Doug bought his ’03 330i in September of 2004 under a salvage title. Clearly, he purchased the car as a track machine, and in fact, it saw its first competitive events almost immediately with HPDE and autocross becoming its regular weekend workload. After getting time in the car to help make some educated decisions on what would be best for increasing performance in the Bimmer, Doug began slowly making changes and enhancements to the car that would still keep it legal in the classes he wanted to continue to compete in. Following strong showings in SCCA Solo autocross competition and several events in NASA time trials and track days, Doug had developed a car that became increasingly competitive.
Doug’s 330i now has a TC Kline double adjustable coilover spring and damper suspension assembly to go along with a TC Kline front sway bar. The car also now has camber plates. All of the suspension mods allow for a massive amount of tunability, and Doug has worked hard to make the car driveable and quick, going to the limits of rebound in the rear, as well as camber and castor at the front.
Doug’s suspension tuning and driving abilities are obviously quite strong, as he won the ’08 California Divisional and National Solo championships, and has set track records at many of the local Phoenix circuits. However, while the car was definitely fun for me to drive, I personally was not a big fan of the increased castor in the car. The steering feel was ultra-light and almost overboosted, reducing the tactile feel of steering effort as load on the tires increased. It did, however, allow for wonderful economy of motion and efficiency, as I barely had to move the wheel to get the car to change direction. Again, though, I would’ve preferred a little more steering effort.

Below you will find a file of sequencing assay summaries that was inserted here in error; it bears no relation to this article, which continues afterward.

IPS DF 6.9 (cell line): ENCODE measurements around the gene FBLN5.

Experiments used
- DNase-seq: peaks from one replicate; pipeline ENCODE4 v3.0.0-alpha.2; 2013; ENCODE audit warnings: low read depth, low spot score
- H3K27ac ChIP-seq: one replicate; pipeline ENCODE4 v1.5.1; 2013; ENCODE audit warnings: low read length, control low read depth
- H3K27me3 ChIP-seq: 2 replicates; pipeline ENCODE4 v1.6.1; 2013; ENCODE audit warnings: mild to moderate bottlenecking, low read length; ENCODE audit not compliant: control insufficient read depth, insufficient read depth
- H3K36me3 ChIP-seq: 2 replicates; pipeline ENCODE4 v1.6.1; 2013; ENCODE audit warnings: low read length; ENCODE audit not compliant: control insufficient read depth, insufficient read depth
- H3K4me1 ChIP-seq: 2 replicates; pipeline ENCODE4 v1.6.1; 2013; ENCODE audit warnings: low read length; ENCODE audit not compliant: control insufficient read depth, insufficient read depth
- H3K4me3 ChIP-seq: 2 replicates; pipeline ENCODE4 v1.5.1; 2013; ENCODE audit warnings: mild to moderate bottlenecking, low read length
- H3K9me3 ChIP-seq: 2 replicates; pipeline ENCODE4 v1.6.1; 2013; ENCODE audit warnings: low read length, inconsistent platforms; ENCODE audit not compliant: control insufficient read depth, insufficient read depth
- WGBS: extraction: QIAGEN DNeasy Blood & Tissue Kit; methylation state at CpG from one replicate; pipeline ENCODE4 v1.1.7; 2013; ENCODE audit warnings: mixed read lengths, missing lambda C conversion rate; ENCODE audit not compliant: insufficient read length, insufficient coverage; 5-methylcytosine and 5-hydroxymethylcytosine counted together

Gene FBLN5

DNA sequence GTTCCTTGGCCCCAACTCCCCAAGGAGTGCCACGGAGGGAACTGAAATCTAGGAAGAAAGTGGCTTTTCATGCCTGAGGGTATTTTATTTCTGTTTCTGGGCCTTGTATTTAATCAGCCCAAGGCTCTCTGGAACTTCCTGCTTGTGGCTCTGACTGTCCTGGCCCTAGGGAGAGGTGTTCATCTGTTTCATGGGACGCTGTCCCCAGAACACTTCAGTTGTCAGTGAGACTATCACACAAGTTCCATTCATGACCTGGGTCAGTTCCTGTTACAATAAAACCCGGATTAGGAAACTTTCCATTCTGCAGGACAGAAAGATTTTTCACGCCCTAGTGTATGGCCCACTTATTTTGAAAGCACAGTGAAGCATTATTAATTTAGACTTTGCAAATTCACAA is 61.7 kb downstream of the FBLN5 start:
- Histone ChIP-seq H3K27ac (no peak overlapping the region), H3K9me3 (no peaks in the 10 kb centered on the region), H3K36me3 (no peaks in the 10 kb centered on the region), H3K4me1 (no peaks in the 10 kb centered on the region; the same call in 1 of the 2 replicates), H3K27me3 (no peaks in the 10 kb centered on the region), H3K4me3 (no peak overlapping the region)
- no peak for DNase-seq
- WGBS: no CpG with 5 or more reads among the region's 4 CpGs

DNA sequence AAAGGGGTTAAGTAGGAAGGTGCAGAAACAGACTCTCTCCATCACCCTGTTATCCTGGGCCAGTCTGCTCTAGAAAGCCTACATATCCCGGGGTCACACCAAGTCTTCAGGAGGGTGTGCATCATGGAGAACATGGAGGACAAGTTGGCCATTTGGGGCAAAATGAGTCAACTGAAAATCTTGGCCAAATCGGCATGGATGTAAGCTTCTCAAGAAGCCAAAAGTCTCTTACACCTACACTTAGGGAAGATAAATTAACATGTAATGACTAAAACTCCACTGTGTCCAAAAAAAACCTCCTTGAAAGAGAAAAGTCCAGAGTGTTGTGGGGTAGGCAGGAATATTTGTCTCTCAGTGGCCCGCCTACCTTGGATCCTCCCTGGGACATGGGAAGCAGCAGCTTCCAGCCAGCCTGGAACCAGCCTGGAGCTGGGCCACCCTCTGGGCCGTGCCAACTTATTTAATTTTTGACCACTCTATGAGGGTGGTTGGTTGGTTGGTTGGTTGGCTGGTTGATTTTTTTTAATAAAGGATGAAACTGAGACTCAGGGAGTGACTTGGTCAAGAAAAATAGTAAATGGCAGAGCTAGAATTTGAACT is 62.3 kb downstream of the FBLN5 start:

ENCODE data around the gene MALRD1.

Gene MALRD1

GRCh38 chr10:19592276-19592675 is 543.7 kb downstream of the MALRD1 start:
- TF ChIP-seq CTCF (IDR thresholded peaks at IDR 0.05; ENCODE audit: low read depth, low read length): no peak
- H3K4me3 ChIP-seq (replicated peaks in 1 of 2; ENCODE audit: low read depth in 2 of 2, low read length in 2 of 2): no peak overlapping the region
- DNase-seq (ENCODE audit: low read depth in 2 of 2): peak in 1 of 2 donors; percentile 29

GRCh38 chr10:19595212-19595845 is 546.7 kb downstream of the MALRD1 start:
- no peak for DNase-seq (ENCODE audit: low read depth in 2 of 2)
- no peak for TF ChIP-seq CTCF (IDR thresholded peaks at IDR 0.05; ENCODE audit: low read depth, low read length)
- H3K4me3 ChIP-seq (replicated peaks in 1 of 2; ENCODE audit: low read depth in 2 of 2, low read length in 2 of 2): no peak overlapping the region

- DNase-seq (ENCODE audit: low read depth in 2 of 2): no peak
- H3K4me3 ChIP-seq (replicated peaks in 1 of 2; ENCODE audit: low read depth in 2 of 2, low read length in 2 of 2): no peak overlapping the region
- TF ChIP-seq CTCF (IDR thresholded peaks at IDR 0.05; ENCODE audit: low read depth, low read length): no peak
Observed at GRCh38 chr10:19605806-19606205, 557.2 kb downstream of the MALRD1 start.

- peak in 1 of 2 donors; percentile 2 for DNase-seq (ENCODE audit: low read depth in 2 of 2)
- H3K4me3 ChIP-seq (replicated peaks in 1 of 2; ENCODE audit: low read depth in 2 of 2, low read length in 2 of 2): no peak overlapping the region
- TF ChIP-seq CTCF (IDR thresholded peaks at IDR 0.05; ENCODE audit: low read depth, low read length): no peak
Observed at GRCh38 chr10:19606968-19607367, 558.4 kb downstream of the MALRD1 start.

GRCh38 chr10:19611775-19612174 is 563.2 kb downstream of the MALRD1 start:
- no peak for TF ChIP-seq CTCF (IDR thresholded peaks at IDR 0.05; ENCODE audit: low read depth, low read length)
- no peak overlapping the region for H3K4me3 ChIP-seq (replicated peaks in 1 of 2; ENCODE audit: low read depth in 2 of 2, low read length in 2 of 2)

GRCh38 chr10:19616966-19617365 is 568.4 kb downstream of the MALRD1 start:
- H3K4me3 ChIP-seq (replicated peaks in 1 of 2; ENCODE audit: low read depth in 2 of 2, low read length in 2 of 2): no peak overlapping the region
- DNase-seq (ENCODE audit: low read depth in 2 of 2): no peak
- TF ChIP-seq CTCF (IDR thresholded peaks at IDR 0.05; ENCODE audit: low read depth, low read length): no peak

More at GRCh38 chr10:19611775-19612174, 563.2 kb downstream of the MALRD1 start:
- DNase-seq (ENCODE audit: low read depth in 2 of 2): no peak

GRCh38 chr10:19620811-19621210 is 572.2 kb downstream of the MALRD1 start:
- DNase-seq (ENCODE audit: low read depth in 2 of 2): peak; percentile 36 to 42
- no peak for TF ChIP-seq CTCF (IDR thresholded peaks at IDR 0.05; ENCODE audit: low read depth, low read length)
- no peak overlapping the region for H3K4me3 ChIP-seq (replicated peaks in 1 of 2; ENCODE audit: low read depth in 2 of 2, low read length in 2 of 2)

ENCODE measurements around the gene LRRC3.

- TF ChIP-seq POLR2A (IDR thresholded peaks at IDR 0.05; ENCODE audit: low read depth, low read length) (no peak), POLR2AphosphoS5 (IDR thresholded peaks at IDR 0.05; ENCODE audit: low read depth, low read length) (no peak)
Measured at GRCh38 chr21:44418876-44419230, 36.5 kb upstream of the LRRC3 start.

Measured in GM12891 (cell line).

Grip from the massive Kumhos was almost comical, and in fact seemed to overwhelm the structural rigidity of the chassis at times. Despite some chassis-stiffening help from the immensely capable guys at Bimmerworld, the car seemed to literally twist with hard inputs on the throttle leaving slower corners, and the inside front tire was lifted a good foot to foot and half in the air! The feel inside the car was as though a giant rubber band were being stretched tight and then released, with all that energy causing the one-wheel wheelie! The resultant weight transfer to the rear helped put the power to the ground effectively, however, and it seemed to me that Guy Ankeny at ProParts USA, who did much of the shock valving, did his job well.
Doug didn’t mention too much about motor mods, although a custom lightweight header back exhaust and reflash resulted in 235 whp and 225 ft-lbs of torque. Those are some pretty decent numbers for what essentially is a stock motor, and Doug told me that he can routinely get wheelspin during autocross competition. While power was typical BMW in its delivery, which is to say almost perfectly linear, it wasn’t particularly strong, and with the grip this car developed, more power would have been welcome. Ultimately, this car is all about handling, and it performed that task with aplomb.